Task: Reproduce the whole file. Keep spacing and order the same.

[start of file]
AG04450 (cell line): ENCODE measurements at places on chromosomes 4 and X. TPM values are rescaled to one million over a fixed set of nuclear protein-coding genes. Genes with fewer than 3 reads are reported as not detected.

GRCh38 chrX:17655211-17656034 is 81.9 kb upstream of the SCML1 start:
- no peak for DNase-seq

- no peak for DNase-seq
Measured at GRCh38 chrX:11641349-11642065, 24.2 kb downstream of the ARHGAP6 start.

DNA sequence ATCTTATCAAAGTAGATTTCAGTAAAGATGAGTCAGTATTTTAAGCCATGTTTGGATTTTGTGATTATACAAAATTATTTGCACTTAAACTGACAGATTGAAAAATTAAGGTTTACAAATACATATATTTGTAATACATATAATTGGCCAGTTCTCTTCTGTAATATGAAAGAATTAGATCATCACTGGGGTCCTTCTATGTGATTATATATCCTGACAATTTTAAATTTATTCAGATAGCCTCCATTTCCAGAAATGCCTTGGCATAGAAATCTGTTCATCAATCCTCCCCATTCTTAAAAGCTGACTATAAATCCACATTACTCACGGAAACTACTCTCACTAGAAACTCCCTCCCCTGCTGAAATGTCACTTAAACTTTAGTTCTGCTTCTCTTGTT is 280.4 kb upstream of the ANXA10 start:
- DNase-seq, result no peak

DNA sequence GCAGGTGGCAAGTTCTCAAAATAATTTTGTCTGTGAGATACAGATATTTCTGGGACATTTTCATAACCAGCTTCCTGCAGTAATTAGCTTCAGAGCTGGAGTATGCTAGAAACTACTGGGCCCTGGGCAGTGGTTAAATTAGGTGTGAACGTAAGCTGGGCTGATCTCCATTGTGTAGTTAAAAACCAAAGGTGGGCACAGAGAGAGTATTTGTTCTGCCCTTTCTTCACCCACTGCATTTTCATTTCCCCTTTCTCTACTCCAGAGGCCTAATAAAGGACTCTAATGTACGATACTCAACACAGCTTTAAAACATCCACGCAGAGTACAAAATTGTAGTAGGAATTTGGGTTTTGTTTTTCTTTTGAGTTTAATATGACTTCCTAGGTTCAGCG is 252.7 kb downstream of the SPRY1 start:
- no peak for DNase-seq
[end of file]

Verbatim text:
AG04450 (cell line): ENCODE measurements at places on chromosomes 4 and X. TPM values are rescaled to one million over a fixed set of nuclear protein-coding genes. Genes with fewer than 3 reads are reported as not detected.

GRCh38 chrX:17655211-17656034 is 81.9 kb upstream of the SCML1 start:
- no peak for DNase-seq

- no peak for DNase-seq
Measured at GRCh38 chrX:11641349-11642065, 24.2 kb downstream of the ARHGAP6 start.

DNA sequence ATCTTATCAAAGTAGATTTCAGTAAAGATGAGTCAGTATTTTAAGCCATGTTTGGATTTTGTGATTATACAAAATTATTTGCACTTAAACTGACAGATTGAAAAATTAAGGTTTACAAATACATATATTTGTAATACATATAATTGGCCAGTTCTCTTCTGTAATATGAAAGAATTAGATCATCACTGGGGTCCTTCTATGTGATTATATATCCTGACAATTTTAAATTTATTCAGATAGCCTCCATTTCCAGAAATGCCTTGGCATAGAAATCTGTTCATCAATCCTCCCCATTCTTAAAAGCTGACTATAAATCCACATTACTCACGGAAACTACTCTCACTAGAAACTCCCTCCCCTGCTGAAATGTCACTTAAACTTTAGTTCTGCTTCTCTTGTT is 280.4 kb upstream of the ANXA10 start:
- DNase-seq, result no peak

DNA sequence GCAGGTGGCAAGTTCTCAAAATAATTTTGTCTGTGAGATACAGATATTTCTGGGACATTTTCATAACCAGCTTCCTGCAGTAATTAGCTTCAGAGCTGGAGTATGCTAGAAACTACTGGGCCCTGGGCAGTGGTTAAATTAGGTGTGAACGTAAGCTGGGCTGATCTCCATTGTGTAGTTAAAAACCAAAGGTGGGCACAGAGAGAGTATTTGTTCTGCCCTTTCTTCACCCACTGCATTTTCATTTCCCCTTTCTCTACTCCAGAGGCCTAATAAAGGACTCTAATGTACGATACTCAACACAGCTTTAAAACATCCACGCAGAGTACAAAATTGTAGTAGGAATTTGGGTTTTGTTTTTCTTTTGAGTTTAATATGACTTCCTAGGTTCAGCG is 252.7 kb downstream of the SPRY1 start:
- no peak for DNase-seq